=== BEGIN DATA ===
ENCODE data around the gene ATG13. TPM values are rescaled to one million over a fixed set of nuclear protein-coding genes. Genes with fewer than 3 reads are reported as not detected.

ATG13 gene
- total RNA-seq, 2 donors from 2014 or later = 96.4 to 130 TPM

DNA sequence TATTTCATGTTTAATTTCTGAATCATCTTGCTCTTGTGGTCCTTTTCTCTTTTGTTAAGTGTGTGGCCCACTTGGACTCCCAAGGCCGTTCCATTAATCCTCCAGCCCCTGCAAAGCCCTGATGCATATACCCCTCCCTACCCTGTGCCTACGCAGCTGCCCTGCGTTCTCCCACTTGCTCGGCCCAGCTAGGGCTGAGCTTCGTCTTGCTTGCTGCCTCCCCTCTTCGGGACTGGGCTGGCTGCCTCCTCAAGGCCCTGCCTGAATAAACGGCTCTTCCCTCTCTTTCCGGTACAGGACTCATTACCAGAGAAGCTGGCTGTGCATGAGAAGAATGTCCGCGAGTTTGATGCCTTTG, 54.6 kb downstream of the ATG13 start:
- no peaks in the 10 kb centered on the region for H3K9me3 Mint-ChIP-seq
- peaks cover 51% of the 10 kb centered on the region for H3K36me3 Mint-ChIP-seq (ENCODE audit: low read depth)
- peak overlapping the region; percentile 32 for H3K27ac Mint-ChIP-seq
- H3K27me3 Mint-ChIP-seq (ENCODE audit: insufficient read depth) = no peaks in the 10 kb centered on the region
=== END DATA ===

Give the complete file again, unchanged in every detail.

ENCODE data around the gene ATG13. TPM values are rescaled to one million over a fixed set of nuclear protein-coding genes. Genes with fewer than 3 reads are reported as not detected.

ATG13 gene
- total RNA-seq, 2 donors from 2014 or later = 96.4 to 130 TPM

DNA sequence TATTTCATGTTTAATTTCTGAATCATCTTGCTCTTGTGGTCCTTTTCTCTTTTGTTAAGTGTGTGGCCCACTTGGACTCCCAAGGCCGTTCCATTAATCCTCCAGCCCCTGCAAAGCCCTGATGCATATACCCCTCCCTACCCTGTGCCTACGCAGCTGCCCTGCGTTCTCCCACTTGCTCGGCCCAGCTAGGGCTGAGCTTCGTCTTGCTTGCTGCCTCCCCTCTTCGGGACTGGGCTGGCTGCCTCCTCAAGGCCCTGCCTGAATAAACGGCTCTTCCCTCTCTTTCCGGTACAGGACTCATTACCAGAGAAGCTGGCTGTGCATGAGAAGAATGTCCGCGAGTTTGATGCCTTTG, 54.6 kb downstream of the ATG13 start:
- no peaks in the 10 kb centered on the region for H3K9me3 Mint-ChIP-seq
- peaks cover 51% of the 10 kb centered on the region for H3K36me3 Mint-ChIP-seq (ENCODE audit: low read depth)
- peak overlapping the region; percentile 32 for H3K27ac Mint-ChIP-seq
- H3K27me3 Mint-ChIP-seq (ENCODE audit: insufficient read depth) = no peaks in the 10 kb centered on the region